“One can look at seeing but one can’t hear hearing,” observed Marcel Duchamp. Sergei Eisenstein was fascinated with Walt Disney’s virtuoso image-sound synchronization, considering it as a paradigm of a ‘plasmatic’ ideal of modernity, that of a fluid continuity between hearing and seeing. Most of the avant-garde cinema has attempted to explore this contradiction between the physiological gap and the technological unison. through a selection of works by the masters of animation and abstract film, this lecture and screening session looks into the way the audiovisual arts developed in the 20th century have tried to mix up and trouble the various properties of perception, resulting in expanded experiences of both distance and proximity.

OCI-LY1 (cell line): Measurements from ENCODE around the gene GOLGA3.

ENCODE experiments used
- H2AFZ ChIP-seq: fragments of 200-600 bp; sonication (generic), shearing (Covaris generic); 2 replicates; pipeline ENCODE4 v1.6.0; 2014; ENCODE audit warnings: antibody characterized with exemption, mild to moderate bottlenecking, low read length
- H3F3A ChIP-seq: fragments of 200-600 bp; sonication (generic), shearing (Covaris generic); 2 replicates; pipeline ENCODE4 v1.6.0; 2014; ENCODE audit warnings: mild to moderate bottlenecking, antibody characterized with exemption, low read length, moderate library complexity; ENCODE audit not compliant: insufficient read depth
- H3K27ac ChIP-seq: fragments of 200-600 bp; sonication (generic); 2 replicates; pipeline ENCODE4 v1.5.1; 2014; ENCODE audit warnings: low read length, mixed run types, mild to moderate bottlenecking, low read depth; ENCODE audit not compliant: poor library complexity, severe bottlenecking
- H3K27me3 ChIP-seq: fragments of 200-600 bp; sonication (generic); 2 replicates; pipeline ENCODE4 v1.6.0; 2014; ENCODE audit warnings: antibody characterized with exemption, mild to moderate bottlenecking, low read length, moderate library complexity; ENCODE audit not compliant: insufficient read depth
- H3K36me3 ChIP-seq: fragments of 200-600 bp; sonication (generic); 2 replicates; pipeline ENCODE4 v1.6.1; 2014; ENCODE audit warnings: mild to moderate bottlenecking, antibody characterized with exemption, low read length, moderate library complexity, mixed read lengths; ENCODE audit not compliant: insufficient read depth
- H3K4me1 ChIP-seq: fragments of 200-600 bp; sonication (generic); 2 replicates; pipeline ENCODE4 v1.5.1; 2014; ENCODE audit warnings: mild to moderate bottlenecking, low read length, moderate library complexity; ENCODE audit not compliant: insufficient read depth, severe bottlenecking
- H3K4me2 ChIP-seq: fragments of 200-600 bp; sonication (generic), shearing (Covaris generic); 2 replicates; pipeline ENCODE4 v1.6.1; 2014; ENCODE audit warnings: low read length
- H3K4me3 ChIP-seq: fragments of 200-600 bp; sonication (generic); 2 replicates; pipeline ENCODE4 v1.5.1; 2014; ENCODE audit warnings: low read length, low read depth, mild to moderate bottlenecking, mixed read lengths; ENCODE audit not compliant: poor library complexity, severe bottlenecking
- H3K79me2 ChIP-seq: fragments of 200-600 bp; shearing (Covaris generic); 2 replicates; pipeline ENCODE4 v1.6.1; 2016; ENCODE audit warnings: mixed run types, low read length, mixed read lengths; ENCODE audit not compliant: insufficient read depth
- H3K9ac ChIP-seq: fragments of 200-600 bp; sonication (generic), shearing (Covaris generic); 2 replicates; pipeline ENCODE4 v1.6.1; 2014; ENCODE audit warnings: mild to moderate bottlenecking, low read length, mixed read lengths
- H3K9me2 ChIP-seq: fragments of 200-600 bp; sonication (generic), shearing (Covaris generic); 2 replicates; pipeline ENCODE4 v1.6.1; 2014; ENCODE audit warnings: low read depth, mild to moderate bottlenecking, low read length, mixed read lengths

Marcella Lista is an art historian based in Paris and chief curator of the new-media collection at the centre Pompidou. Her research work deals with the trans-disciplinary aspects of the history of modernity, in particular with questions related to the archaeology of media and performance arts, leading to extended theories of abstraction. Her critical work in contemporary art is engaged in various topics, from conceptual dance and performance through post-photographic practices. She has curated various exhibitions, namely sons & lumières: une histoire du son dans l’art du xxe siècle (centre Pompidou, 2004), corps étrangers: danse, dessin, film (musée du Louvre, 2006); Pierre Boulez. œuvre : fragment (musée du Louvre, 2008), Paul Klee: polyphonies (musée de la musique, Paris, 2011), Walid Raad/preface to the first edition (musée du Louvre, 2013), mark Lewis. Invention at the Louvre (musée du Louvre, 2014). As a curator at the Louvre museum from 2005 through 2015, she has also curated openings, an international program of music and art performances. Among her recent publications: Xavier le Roy: ‘a discipline of the unknown’, Afterall, London, n°33, summer 2013; play dead: dance, museums and the “time-based arts”, dance research journal, Cambridge, n°46/3, December 2014.